le feu: carrying the fire of tradition

By James LaForest

Several years ago, while living abroad, childhood memories were frequently on my mind as I spent days wandering around foreign capitols. Thoughts of the home I left when I was 18, recollections of family gatherings, and my interest in genealogy often recurred. Genealogy was a pastime I first took an interest as a young boy, writing letters to relatives and interviewing elder family members for details of family members long past. Holidays and hunting, church, camping, and country walks crossed my mind as I crisscrossed the cities. These thoughts, along with the sale and later the sad destruction of the old family ‘farm’ all rekindled a yearning to reconnect with the days that had so richly informed my early life.

For those of us who, due the circumstances of life, will not have children to pass on family pictures, lore, and the treasure of culture, there may from time to time arise a sense of futility in taking part in the creation and diffusion of traditional culture. And there also seems to be a modern tendency for those who have raised children to eventually say about family gatherings and communal celebrations: “I’ve done it. I don’t really care any more. Let somebody else do it.” It is as if to say, I’m not only retiring from my career or the kitchen, I’m retiring from life, from culture, from tradition.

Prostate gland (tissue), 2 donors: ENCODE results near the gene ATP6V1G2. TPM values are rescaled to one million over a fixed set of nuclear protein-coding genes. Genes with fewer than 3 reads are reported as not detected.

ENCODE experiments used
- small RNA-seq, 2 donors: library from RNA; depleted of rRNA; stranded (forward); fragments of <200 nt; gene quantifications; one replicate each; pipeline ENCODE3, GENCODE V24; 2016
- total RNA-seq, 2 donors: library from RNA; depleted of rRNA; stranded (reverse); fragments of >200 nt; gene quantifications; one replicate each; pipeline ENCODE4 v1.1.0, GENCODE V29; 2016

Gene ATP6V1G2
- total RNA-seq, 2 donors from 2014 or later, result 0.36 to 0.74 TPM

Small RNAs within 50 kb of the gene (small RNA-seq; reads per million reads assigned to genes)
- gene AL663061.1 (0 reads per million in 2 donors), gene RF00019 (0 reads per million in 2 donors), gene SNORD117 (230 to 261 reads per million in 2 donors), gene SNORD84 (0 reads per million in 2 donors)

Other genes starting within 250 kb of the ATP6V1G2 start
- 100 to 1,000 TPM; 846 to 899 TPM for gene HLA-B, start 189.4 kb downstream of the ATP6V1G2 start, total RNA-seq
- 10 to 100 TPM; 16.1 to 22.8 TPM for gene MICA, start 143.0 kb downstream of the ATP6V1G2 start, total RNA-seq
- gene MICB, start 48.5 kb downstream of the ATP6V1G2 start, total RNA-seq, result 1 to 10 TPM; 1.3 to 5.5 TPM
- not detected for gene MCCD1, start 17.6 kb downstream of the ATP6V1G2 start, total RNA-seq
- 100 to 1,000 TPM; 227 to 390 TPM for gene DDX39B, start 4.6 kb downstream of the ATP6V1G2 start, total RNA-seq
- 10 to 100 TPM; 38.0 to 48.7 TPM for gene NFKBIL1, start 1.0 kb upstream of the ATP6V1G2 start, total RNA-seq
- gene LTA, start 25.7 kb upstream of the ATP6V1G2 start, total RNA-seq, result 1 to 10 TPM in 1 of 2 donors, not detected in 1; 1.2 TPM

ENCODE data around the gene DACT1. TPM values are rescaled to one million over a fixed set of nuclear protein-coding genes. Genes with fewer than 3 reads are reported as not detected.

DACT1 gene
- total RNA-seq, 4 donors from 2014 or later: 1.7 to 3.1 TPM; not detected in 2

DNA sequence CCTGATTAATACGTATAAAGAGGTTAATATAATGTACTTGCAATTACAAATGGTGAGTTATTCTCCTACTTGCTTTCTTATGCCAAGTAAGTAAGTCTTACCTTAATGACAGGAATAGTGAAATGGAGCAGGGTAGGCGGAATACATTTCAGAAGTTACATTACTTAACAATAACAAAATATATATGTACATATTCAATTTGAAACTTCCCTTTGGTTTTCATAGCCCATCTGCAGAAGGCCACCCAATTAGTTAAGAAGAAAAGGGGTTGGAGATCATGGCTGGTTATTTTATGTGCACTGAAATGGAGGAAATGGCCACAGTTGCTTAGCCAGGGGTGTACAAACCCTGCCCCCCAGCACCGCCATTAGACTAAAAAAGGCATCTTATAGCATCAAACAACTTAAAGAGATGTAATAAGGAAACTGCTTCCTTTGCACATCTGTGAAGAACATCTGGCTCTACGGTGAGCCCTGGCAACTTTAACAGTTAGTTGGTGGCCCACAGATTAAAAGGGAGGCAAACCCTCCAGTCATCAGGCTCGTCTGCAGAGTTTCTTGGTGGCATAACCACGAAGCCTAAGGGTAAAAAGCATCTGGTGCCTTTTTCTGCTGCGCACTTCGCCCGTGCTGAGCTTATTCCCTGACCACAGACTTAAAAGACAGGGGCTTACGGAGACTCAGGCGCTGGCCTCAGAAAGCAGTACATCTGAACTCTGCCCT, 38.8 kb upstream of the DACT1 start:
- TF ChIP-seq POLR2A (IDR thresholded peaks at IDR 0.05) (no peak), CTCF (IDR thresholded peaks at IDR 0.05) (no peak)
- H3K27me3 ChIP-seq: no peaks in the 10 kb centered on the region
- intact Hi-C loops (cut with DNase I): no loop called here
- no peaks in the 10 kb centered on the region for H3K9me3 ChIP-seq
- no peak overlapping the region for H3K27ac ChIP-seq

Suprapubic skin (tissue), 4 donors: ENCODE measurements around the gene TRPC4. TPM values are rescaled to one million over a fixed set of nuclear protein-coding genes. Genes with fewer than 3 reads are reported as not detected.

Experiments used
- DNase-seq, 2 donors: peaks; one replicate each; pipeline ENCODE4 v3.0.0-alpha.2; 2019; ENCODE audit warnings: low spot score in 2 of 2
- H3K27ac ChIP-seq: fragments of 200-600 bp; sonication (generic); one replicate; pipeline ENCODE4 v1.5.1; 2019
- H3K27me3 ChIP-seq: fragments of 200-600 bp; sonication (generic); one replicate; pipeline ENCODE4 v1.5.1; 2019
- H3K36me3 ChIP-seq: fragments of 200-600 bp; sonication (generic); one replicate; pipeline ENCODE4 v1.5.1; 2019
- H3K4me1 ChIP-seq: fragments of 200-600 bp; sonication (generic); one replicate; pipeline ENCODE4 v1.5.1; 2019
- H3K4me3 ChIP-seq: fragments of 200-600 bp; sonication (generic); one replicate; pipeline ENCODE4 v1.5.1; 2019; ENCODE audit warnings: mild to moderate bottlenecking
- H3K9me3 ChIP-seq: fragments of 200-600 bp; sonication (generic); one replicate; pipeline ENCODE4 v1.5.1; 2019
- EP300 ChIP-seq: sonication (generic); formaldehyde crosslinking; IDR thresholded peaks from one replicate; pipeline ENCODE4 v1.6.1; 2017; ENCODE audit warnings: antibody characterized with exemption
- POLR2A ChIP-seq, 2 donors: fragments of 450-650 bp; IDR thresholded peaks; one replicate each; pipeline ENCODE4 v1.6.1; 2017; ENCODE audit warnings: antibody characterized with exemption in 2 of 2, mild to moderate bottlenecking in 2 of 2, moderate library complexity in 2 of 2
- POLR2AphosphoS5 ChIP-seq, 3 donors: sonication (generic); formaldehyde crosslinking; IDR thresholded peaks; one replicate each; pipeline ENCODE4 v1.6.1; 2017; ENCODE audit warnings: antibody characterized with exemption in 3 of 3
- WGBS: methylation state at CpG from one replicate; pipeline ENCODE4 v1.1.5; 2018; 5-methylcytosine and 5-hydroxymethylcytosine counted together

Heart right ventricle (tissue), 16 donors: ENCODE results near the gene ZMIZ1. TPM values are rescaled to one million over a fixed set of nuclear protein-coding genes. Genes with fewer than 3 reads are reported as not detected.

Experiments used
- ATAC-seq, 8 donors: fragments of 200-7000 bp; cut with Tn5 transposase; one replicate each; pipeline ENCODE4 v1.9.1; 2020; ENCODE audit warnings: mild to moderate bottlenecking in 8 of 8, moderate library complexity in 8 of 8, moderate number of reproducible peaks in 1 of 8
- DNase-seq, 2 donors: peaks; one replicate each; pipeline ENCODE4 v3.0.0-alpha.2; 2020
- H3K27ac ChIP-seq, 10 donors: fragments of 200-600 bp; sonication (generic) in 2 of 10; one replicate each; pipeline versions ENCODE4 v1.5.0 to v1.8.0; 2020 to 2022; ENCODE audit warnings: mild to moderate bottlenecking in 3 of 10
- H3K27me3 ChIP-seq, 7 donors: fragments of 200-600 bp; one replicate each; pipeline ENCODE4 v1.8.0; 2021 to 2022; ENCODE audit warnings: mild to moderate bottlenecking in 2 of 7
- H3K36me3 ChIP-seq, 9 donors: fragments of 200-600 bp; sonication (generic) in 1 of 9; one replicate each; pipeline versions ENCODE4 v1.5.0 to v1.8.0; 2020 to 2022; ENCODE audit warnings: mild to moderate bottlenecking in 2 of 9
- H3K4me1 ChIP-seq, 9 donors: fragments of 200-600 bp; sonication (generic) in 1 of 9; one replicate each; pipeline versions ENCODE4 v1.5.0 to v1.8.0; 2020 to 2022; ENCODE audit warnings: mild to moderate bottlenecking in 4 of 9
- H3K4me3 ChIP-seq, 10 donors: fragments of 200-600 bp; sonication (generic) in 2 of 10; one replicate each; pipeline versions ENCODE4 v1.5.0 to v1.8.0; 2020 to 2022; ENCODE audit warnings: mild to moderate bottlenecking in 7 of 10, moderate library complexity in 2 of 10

To some extent that is understandable. The events and rituals which we look forward to for excitement and meaning can be hard work. We want to meet the expectations of those who depend on us to create the right atmosphere, to bring the right gifts, as if it was just one person’s responsibility.  Of course It is normal that older generations will give way and let the younger people tend the flame of tradition. But walking away entirely is abandonment. When we forget the traditions, like history, it is to say they don’t matter anymore. That leads me to wonder, is it that modern people just see tradition as a kind of tinsel, to be tossed in a box after Jan 1 until next year? Has our society, nay, our Western civilization, forgotten so much that we fail to intuit why we have tradition in the first place?